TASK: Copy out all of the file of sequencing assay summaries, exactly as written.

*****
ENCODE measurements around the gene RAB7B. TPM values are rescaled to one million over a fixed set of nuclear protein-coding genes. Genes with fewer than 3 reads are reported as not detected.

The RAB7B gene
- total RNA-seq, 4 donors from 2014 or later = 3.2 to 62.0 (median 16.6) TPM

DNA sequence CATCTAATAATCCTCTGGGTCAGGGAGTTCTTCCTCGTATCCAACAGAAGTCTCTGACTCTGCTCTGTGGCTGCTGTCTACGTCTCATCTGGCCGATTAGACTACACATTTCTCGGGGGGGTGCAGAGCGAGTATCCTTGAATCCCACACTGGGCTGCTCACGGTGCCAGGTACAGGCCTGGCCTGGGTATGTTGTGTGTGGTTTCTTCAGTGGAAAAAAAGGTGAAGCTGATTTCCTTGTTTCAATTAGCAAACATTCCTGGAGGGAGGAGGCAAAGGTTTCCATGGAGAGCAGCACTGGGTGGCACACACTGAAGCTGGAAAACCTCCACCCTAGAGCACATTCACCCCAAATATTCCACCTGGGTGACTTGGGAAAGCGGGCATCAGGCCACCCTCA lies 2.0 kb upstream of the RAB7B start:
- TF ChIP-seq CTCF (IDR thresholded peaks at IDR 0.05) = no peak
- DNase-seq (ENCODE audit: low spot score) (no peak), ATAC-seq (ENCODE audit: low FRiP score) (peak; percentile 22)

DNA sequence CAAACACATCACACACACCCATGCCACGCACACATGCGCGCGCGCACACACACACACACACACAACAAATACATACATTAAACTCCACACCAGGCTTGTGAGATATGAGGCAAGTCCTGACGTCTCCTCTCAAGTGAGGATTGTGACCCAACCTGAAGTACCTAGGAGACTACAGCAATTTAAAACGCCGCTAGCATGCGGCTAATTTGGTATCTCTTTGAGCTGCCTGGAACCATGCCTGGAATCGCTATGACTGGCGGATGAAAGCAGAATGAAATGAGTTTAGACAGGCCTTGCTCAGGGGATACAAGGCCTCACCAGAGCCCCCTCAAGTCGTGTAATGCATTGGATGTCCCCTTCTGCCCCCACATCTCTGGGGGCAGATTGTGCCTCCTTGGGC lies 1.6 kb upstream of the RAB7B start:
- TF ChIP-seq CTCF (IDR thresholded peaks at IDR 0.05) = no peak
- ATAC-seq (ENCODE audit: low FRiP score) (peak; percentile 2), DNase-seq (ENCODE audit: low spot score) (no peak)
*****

ENCODE measurements around the gene RAB7B. TPM values are rescaled to one million over a fixed set of nuclear protein-coding genes. Genes with fewer than 3 reads are reported as not detected.

The RAB7B gene
- total RNA-seq, 4 donors from 2014 or later = 3.2 to 62.0 (median 16.6) TPM

DNA sequence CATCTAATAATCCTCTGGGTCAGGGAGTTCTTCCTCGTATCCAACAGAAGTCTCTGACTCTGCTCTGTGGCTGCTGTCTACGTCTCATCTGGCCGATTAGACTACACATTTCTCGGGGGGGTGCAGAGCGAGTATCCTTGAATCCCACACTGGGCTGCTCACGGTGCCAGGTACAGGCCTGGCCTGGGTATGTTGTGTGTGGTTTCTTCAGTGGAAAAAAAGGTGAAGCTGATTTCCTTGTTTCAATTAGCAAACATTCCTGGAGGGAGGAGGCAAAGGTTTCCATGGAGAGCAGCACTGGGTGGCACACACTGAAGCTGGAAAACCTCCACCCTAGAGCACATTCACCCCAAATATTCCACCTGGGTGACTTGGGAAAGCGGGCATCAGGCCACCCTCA lies 2.0 kb upstream of the RAB7B start:
- TF ChIP-seq CTCF (IDR thresholded peaks at IDR 0.05) = no peak
- DNase-seq (ENCODE audit: low spot score) (no peak), ATAC-seq (ENCODE audit: low FRiP score) (peak; percentile 22)

DNA sequence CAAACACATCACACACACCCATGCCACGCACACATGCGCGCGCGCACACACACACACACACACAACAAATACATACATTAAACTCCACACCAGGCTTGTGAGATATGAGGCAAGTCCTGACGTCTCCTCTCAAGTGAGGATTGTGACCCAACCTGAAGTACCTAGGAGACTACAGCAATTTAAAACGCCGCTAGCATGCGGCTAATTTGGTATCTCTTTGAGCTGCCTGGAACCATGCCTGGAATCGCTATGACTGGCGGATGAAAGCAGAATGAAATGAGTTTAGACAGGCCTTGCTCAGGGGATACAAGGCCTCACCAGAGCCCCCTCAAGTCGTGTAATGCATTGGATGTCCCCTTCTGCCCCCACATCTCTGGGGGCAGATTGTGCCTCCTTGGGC lies 1.6 kb upstream of the RAB7B start:
- TF ChIP-seq CTCF (IDR thresholded peaks at IDR 0.05) = no peak
- ATAC-seq (ENCODE audit: low FRiP score) (peak; percentile 2), DNase-seq (ENCODE audit: low spot score) (no peak)